Also, it took the US several decades to establish its base in Germany, and now they have wonderful, world-class training facilities there; whereas in Poland, they would have to start from scratch for the most part. They will basically be beginning construction in the middle of nowhere. It is unclear whether the Poles could find a location where the whole American division could conduct training exercises. Just to remind you, the US armored command has almost 300 tanks, 150 SPGs and mortars, 300 pieces of anti-tank equipment – a significant force. And every training field requires a certain capacity – it needs to fit a battalion, a regiment, or a division.
European Russia, for example, has only one military training field where a full division can carry out live-fire exercises. That’s why the Americans are asking themselves, “Maybe it would make more sense to use rotational forces in Poland?” They have already praised the positive effects of NATO’s rotational brigades and battalions in Eastern Europe.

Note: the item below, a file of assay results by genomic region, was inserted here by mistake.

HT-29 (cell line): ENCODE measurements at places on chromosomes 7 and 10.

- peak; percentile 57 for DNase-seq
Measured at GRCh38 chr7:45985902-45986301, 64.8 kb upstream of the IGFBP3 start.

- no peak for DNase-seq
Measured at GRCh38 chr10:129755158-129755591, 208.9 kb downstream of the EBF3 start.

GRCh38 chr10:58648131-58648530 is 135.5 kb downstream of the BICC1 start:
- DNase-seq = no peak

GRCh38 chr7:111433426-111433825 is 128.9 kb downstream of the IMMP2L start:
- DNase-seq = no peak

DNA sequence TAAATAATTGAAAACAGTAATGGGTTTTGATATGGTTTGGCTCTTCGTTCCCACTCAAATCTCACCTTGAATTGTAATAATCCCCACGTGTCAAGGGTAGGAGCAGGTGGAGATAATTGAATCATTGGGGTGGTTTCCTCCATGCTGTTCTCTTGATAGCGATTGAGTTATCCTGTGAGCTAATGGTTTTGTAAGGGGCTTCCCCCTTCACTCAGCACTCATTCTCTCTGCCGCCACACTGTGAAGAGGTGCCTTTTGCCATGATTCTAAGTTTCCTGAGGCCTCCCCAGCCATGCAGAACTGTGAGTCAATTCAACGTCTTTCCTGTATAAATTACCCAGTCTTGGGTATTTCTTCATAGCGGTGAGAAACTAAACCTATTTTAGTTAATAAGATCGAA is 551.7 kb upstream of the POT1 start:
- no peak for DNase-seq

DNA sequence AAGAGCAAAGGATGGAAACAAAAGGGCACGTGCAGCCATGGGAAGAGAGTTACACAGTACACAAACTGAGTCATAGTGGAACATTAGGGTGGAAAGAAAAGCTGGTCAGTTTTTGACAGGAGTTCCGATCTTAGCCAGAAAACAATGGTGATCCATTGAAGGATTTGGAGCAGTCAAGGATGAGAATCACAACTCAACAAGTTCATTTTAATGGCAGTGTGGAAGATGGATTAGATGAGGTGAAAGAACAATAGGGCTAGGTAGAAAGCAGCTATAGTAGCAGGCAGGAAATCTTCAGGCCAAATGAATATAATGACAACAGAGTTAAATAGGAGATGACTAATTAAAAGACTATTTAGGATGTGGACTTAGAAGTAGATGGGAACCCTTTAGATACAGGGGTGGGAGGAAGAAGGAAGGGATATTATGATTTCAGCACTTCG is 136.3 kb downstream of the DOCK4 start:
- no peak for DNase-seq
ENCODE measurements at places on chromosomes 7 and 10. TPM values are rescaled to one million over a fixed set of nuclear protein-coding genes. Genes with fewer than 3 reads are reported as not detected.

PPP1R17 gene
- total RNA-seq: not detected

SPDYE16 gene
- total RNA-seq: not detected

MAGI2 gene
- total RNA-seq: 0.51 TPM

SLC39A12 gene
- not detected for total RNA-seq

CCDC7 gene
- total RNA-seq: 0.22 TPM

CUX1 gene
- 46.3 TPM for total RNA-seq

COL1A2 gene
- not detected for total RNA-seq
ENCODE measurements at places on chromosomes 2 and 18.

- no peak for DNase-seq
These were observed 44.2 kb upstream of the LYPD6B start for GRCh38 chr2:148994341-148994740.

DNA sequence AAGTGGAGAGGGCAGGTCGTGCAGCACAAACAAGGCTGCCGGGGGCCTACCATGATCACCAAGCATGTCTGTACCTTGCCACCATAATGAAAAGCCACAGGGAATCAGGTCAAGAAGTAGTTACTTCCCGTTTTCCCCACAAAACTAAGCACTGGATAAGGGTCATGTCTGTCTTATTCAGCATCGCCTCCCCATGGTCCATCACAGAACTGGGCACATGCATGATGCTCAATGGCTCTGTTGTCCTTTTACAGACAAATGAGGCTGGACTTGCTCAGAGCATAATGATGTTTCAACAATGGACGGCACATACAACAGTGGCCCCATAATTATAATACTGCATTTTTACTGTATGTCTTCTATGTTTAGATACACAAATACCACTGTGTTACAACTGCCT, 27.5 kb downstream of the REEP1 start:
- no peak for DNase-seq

These are not the most important issues concerning the redeployment of a US division to Poland. These are neither strategic nor operational concerns. Here is what’s really important, and it would be good to hear Polish experts on strategic and operational planning answer this question: “What facts are you using as the foundation of your claims about Moscow’s growing aggression?”
Maybe Polish intelligence agencies reported that the armed forces have gone on high alert? Did Moscow start to deploy forces and equipment to the theater of operations and strategic space zone? Did its general staff begin the strategic redeployment of troops from the Russian regions to the theaters of operations? Did Moscow start to deploy its strategic reserves? Polish experts will not be able to give a clear and definitive answer to any of these questions. All they can come up with are emotional speeches and highly subjective judgments.